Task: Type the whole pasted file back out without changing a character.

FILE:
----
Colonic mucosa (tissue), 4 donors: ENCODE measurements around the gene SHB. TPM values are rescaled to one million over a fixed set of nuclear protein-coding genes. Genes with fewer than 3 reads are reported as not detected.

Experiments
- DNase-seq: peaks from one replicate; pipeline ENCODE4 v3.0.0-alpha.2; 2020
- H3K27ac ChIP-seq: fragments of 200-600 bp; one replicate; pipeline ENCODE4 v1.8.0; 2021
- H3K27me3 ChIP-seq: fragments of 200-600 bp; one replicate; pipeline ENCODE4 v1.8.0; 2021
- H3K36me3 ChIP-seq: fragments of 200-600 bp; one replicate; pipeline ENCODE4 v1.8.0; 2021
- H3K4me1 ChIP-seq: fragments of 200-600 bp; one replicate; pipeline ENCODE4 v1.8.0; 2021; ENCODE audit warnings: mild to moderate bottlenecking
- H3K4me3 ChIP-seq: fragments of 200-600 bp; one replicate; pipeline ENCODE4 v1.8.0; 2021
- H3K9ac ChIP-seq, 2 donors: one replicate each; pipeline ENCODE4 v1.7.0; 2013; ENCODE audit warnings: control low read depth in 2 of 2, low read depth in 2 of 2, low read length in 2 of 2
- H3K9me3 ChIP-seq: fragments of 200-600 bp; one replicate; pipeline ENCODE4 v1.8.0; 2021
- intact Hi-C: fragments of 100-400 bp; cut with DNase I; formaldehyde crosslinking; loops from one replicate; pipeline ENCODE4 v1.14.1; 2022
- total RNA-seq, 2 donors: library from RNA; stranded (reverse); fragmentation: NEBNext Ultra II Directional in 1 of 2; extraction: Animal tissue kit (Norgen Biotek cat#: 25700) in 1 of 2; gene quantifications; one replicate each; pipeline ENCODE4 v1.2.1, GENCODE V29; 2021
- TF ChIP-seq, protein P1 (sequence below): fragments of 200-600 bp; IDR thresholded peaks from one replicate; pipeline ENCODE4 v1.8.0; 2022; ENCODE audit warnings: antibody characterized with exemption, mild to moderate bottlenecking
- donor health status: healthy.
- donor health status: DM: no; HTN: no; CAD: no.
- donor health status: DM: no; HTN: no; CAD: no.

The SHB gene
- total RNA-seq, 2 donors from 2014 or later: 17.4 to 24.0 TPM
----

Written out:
Colonic mucosa (tissue), 4 donors: ENCODE measurements around the gene SHB. TPM values are rescaled to one million over a fixed set of nuclear protein-coding genes. Genes with fewer than 3 reads are reported as not detected.

Experiments
- DNase-seq: peaks from one replicate; pipeline ENCODE4 v3.0.0-alpha.2; 2020
- H3K27ac ChIP-seq: fragments of 200-600 bp; one replicate; pipeline ENCODE4 v1.8.0; 2021
- H3K27me3 ChIP-seq: fragments of 200-600 bp; one replicate; pipeline ENCODE4 v1.8.0; 2021
- H3K36me3 ChIP-seq: fragments of 200-600 bp; one replicate; pipeline ENCODE4 v1.8.0; 2021
- H3K4me1 ChIP-seq: fragments of 200-600 bp; one replicate; pipeline ENCODE4 v1.8.0; 2021; ENCODE audit warnings: mild to moderate bottlenecking
- H3K4me3 ChIP-seq: fragments of 200-600 bp; one replicate; pipeline ENCODE4 v1.8.0; 2021
- H3K9ac ChIP-seq, 2 donors: one replicate each; pipeline ENCODE4 v1.7.0; 2013; ENCODE audit warnings: control low read depth in 2 of 2, low read depth in 2 of 2, low read length in 2 of 2
- H3K9me3 ChIP-seq: fragments of 200-600 bp; one replicate; pipeline ENCODE4 v1.8.0; 2021
- intact Hi-C: fragments of 100-400 bp; cut with DNase I; formaldehyde crosslinking; loops from one replicate; pipeline ENCODE4 v1.14.1; 2022
- total RNA-seq, 2 donors: library from RNA; stranded (reverse); fragmentation: NEBNext Ultra II Directional in 1 of 2; extraction: Animal tissue kit (Norgen Biotek cat#: 25700) in 1 of 2; gene quantifications; one replicate each; pipeline ENCODE4 v1.2.1, GENCODE V29; 2021
- TF ChIP-seq, protein P1 (sequence below): fragments of 200-600 bp; IDR thresholded peaks from one replicate; pipeline ENCODE4 v1.8.0; 2022; ENCODE audit warnings: antibody characterized with exemption, mild to moderate bottlenecking
- donor health status: healthy.
- donor health status: DM: no; HTN: no; CAD: no.
- donor health status: DM: no; HTN: no; CAD: no.

The SHB gene
- total RNA-seq, 2 donors from 2014 or later: 17.4 to 24.0 TPM